#23 Owen Jones

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Posted 14 February 2012 - 12:30 AM

But the subject matter of the thread is along the lines of -- what is it, objectively, that happens in the eucharist? Oh, it's...transubstantiation! But that is a dead end for Christians, because we cannot, in principle, treat the Eucharist as an object of intellectual analysis or objective definitions. That's something that skeptics can debate.

#24 Aidan Kimel

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Posted 14 February 2012 - 12:46 AM

But the subject matter of the thread is along the lines of -- what is it, objectively, that happens in the eucharist? Oh, it's...transubstantiation! But that is a dead end for Christians, because we cannot, in principle, treat the Eucharist as an object of intellectual analysis or objective definitions. That's something that skeptics can debate.


And I suppose we cannot, in principle, speak of God as three hypostases in one ousia ... or distinguish between the divine essence and the divine energies ... or claim that Jesus Christ is one person in two natures ...

#25 Rdr Andreas

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Posted 14 February 2012 - 12:55 AM

If the eucharist is the Body and Blood of our Lord only because we Orthodox believe it is, we are in deep trouble! No - it is real, and that is not changed because many people do not believe it.

#26 Owen Jones

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Posted 14 February 2012 - 02:51 AM

Of course. God does not "exist" because we believe He does. That would obviously be absurd. At the same time, God and divine things are not objects. They are not objective things. And to attempt to explain the how and why God can infuse His presence in things represents a weakening of faith and belief, not a strengthening of it.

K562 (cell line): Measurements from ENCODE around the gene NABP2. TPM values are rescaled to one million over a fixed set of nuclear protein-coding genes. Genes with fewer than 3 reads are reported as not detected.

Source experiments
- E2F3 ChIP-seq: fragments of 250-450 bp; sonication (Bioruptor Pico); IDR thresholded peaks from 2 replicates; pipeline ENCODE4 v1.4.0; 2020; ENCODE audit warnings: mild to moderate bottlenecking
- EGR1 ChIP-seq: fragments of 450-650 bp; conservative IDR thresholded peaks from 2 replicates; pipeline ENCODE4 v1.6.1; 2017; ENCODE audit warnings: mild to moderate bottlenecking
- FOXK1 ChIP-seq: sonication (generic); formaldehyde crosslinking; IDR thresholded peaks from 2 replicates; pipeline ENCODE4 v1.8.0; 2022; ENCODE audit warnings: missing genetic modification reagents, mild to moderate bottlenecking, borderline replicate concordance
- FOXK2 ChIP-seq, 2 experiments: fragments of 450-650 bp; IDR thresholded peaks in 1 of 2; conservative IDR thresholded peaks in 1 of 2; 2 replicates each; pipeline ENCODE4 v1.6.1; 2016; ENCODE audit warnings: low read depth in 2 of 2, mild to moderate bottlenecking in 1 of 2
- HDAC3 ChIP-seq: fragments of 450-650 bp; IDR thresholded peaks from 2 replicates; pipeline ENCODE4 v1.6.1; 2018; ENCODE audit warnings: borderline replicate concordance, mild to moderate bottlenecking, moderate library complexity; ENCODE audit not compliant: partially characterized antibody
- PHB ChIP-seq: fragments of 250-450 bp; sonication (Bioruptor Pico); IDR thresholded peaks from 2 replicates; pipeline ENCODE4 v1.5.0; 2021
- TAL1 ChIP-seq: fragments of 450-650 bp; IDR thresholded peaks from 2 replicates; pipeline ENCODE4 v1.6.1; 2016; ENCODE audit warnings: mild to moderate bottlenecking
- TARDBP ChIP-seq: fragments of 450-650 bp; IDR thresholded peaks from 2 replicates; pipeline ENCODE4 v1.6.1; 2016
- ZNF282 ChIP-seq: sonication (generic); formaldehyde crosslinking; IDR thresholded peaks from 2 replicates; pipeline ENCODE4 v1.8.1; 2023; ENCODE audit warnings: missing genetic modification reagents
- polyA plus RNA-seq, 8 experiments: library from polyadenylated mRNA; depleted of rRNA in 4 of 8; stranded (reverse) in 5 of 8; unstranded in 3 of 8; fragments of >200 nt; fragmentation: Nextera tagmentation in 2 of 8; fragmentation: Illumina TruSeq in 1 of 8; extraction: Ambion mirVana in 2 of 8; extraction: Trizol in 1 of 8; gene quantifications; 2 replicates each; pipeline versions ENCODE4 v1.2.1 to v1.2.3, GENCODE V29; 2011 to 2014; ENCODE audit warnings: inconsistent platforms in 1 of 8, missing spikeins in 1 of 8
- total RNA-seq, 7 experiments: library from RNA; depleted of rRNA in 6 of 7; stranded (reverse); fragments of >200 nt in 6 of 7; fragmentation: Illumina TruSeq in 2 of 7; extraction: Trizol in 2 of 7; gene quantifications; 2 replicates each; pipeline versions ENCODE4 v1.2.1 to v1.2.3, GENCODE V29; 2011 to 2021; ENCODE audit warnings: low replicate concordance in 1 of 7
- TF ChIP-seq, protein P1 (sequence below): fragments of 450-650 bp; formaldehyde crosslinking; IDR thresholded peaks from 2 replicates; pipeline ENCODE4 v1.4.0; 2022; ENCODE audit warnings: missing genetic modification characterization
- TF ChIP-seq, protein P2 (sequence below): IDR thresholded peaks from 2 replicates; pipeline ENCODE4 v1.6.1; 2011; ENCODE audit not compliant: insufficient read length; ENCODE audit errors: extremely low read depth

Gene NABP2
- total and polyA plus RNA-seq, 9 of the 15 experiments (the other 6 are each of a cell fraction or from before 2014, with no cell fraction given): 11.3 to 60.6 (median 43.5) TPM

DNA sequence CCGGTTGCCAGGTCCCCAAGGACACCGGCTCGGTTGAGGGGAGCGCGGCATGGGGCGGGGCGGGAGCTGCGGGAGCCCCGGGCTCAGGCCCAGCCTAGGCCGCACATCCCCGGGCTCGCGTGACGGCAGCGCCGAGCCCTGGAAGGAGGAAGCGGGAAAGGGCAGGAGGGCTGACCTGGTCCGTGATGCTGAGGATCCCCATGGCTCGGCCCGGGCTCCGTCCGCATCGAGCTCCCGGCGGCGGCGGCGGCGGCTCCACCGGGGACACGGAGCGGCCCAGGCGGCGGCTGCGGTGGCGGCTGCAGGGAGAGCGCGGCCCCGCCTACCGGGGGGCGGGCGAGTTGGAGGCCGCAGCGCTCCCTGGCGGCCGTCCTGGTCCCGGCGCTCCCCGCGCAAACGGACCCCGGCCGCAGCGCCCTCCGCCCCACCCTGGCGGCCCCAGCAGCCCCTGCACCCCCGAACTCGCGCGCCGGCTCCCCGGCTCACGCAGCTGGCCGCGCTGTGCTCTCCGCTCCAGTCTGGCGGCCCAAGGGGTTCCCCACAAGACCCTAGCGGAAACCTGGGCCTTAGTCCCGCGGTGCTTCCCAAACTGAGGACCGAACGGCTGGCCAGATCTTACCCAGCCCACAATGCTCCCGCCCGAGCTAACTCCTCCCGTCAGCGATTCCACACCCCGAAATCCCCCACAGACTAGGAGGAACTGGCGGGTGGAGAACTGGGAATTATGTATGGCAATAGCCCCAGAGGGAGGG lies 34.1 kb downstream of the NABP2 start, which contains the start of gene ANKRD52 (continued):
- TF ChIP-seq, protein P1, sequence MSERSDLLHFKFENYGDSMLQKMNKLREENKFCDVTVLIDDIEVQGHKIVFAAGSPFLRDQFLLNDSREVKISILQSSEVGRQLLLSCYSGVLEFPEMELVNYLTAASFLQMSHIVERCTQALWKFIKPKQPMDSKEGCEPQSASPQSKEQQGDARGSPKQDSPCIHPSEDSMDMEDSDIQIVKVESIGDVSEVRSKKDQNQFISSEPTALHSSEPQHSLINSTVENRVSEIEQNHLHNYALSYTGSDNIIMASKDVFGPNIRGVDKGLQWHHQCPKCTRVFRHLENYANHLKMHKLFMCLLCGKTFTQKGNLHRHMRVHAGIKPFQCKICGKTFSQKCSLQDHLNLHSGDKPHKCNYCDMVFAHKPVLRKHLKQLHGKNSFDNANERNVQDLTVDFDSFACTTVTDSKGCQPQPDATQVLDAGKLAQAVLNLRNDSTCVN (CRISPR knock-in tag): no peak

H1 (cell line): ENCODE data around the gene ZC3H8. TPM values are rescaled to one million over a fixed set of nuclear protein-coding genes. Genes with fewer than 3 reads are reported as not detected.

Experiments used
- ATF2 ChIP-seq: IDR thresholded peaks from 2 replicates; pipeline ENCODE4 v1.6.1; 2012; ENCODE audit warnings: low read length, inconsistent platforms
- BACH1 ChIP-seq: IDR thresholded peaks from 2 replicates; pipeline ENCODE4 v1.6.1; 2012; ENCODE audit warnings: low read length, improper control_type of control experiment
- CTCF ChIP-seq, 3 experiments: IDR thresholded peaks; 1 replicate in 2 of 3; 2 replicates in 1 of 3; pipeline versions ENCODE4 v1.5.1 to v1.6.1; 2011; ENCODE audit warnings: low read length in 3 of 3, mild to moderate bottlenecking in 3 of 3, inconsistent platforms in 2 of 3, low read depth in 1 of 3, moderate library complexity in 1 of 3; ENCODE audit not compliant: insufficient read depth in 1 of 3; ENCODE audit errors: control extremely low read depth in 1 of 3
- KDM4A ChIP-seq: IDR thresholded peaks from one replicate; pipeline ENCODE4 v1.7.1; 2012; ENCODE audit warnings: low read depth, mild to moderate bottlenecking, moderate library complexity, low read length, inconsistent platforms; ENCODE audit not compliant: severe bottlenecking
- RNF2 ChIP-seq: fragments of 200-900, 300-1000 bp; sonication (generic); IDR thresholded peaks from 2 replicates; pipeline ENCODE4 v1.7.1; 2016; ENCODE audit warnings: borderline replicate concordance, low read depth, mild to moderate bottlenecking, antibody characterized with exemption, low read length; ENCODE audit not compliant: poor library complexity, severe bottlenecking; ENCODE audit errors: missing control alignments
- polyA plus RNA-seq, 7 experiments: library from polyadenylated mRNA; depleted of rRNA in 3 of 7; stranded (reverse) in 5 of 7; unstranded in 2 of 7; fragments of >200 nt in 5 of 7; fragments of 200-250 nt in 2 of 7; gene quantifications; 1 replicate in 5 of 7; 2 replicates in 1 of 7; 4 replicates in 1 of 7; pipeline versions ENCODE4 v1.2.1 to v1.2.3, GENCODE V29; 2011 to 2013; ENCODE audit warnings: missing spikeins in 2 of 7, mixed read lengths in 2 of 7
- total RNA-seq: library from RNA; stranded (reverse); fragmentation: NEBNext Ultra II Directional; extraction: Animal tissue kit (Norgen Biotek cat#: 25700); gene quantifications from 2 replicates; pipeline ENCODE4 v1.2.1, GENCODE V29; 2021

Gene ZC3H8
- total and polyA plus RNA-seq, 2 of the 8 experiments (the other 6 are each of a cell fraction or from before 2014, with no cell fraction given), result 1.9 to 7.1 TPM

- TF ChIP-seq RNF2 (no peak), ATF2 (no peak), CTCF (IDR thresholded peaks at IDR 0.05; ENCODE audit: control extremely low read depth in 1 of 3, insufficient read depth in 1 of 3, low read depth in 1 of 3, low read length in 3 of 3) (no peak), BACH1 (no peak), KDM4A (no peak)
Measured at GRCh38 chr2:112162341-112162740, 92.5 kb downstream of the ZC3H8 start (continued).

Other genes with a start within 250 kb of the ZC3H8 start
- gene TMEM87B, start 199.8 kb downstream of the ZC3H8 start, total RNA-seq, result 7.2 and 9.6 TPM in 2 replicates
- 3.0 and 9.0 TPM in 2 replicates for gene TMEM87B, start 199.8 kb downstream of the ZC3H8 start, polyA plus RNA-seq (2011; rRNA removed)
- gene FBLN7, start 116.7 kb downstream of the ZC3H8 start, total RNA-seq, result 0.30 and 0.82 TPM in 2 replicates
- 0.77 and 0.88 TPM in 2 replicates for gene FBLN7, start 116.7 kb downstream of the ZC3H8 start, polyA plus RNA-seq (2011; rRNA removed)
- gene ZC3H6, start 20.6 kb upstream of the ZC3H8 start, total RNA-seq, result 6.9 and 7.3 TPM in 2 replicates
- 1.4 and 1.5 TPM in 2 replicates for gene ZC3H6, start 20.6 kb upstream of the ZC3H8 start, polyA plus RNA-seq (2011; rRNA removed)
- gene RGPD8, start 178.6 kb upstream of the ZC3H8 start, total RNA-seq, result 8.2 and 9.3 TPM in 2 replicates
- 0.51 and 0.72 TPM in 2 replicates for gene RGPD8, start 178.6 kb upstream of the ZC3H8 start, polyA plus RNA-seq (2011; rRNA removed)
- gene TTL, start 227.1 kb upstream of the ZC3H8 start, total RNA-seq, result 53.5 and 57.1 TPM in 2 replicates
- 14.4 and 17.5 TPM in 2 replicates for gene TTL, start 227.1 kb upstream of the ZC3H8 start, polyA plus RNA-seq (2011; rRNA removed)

#27 Father David Moser

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Posted 14 February 2012 - 02:57 AM

But the subject matter of the thread is along the lines of -- what is it, objectively, that happens in the eucharist? Oh, it's...transubstantiation! But that is a dead end for Christians, because we cannot, in principle, treat the Eucharist as an object of intellectual analysis or objective definitions. That's something that skeptics can debate.


A perceptive statement - however, I would point out that the theory of "transubstantiation" is itself not really within Orthodox teaching. We do not seek to explain "how" the bread and wine become the Body and Blood - we just say that they do in a manner beyond our understanding. Transubstantiation is an attempt to explain HOW the change occurs. Orthodoxy has never really entered that arena.

Fr David Moser

#28 Rdr Andreas

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Posted 14 February 2012 - 03:04 AM

At the same time, God and divine things are not objects. They are not objective things.


I don't follow; God and divine things exist actually, ie objectively - in other words, independently of human belief, do they not?

And to attempt to explain the how and why God can infuse His presence in things represents a weakening of faith and belief, not a strengthening of it.


Indeed, but I don't see the connection between this and the first point.

#29 Owen Jones

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Posted 14 February 2012 - 03:15 AM

I feel like I'm on solid firm ground in saying that Orthodox theology does not view God as an existing thing, certainly not an objective thing. God is Beyond all things, and does not have existence as such. Created things have existence. God does not. I know this is hard to grasp because we live in a scientistic age based on Cartesian and Newtonian categories of science, not to mention a number of Latin theological fallacies. Under these categories, it is important that for something to be true, it must be objectively proven. Otherwise, it is just a matter of subjective opinion. These are false philosophical categories that are foreign to Orthodoxy.

#30 Owen Jones

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Posted 14 February 2012 - 03:22 AM

I'll shock you a little more, Andreas. In a sense, God is not God without having created intelligent beings. Because without intelligent beings to acknowledge Him as their God, or even to resist Him, then he is not really a God is He? So He is never really God in a purely objective, factual sense, but only insofar as there are creatures who can talk about Him as God at the very least.